It may have taken a year, but last week, Donald Trump did exactly what the mining and metals industries hoped he’d do as president: impose a sweeping and significant tariff on two industrial building blocks — steel and aluminum — coming into the U.S. from abroad.
As a candidate, Trump railed against countries like China and Mexico, who he alleged were trade cheaters and manipulators taking advantage of feeble U.S. officials and dumping cheap imports into the U.S., hurting domestic producers and leading to the loss of thousands of jobs. He vowed to take strong action to bring these industries, once engines of the U.S. economy that employed hundreds of thousands of workers, back to their former glory.
In the first year of his presidency, Trump was hemmed in by advisors who cautioned against such action. This year, however, has seen trade hawks ascendant in the president’s orbit, and Thursday’s announcement is the strongest targeted trade move yet to come out of this White House. The tariffs would consist of a 25 percent penalty on imported steel, and a 10 percent penalty on imported aluminum, but exact details will be finalized when the administration officially rolls out the tariffs in the coming weeks.
Trump’s tough declarations — “IF YOU DON’T HAVE STEEL, YOU DON’T HAVE A COUNTRY,” he tweeted on Thursday — were met with a rapturous reception from U.S. producers of steel and aluminum who claim the move will restore tens of thousands of jobs to those industries.
That might be the thought among Minnesota’s miners and their allies, who retain a vocal role in the state’s political life despite accounting for a shrinking share of Minnesota’s economic pie. But bigger employers in Minnesota, from the medical technology sector to the agriculture industry, are already outlining fears over the several ways Trump’s tariffs could backfire on them.
‘Steel D.R.E.’ — Dreaming of Reviving Extraction-based Industries
If Trump’s instinct on trade is protectionism, there were plenty of outlets to act on that gut feeling in the arena of global trade, with things like an obscure kind of Wisconsin dairy product coming under the president’s scrutiny in the past year.
Steel and aluminum, however, are among the highest-profile materials Trump could have penalized. The U.S. imported 30 million metric tons of steel in 2016, making it the world’s largest importer of the metal. It imported 6.3 million metric tons of aluminum in that year. According to the U.S. Department of Commerce, the top sources of imported steel were Canada, Brazil, South Korea, and Mexico, while the top suppliers of aluminum were Canada, Russia, and the United Arab Emirates. (Notably absent from the list is China. While China is a frequent target of anti-trade rhetoric, the U.S. imports relatively little steel from the country.)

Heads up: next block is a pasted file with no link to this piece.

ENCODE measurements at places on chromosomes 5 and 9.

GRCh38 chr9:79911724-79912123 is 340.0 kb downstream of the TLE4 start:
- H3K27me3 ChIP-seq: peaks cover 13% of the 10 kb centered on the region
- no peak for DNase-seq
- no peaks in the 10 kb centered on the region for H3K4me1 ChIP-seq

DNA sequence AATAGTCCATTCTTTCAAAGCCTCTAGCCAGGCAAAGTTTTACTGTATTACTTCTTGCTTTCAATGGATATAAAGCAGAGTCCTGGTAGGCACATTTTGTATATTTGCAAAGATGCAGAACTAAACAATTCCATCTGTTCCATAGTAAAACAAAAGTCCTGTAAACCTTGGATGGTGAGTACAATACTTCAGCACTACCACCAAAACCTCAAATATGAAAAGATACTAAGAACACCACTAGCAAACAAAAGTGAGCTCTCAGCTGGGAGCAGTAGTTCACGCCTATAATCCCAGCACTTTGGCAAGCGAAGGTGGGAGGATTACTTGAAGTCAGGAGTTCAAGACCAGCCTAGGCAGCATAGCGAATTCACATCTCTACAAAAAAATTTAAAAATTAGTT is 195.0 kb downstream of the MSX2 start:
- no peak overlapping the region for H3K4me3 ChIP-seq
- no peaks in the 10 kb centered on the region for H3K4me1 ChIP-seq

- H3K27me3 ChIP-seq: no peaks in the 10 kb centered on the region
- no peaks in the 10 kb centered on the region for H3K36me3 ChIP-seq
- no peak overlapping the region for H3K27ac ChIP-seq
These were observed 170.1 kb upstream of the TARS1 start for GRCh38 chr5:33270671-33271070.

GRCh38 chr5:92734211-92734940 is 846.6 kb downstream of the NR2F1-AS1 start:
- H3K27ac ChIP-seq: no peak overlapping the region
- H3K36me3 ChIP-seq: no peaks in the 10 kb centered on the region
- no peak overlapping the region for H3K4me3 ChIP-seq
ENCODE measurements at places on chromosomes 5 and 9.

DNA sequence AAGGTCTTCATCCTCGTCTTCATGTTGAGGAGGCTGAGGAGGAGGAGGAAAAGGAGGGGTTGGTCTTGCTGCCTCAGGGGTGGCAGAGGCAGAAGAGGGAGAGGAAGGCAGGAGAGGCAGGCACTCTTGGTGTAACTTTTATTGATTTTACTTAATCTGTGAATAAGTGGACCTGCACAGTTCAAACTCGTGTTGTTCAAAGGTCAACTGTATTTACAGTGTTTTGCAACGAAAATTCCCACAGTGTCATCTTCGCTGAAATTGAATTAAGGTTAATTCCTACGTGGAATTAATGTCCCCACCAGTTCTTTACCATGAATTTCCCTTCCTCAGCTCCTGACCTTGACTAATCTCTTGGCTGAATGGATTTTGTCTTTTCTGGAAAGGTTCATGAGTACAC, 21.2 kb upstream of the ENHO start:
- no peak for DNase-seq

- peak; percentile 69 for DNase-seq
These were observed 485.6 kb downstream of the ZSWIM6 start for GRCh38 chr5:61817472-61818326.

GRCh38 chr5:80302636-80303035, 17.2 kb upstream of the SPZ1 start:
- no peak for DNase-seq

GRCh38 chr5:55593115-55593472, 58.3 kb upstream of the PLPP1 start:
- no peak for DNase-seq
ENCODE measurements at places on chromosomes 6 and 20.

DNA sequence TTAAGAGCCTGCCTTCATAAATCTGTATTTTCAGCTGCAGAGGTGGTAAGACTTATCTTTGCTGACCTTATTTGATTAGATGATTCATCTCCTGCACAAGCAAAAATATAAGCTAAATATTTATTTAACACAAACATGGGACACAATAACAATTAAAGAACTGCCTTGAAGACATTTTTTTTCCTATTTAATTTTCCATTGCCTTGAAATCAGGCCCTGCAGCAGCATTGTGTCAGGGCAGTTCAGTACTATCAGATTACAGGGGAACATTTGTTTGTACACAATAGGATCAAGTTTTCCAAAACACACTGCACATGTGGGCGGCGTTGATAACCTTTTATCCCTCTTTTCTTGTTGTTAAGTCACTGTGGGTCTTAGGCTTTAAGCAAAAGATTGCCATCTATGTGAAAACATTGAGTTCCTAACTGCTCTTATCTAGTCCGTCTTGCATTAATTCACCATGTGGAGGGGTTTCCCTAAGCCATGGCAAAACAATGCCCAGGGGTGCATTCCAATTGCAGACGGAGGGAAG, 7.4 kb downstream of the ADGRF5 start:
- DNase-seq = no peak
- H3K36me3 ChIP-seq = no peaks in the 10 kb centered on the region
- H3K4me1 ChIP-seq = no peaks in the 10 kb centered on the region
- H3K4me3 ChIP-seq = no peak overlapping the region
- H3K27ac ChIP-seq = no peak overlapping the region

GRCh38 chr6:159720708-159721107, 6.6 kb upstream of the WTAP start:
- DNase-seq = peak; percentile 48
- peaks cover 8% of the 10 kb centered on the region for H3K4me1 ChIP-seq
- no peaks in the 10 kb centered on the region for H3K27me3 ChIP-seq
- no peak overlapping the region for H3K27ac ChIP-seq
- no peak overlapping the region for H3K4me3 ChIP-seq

Meanwhile, back at home, the U.S. mining and metals industries have declined as the country has undergone a broader shift, transitioning to a services-based economy over the past few decades as foreign nations began to supply steel at a cheaper rate. From the 1970s to 2014, employment in the U.S. steel industry — including iron mining — shrank by 50 percent. As of December 2017, roughly 85,000 Americans were employed in that sector, while 60,000 were employed in the aluminum sector, according to the federal Bureau of Labor Statistics.
In northeastern Minnesota, the iron mining tradition runs deep: the industry was the engine of the regional economy, and Minnesota taconite helped to keep steel mills humming around the industrial Midwest. Today, roughly 3,800 people are directly employed in iron mining in Minnesota, according to the Minnesota Department of Employment and Economic Development. Though mining is subject to booms and busts like other commodity-based industries, employment has gradually declined in the industry over time: in the late 1970s, as many as 14,000 Minnesotans worked the iron mines.
These statistics are frequently lamented by Trump and his team, who see declining employment in these sectors as evidence of bad American policy and leadership, not of macro-level economic and societal change. Recently, the culprit has been countries like China and Brazil, who are accused of dumping cheap steel and aluminum on the U.S. market, undercutting domestic product with their own subsidized exports, injuring the U.S. industry and leading to job loss.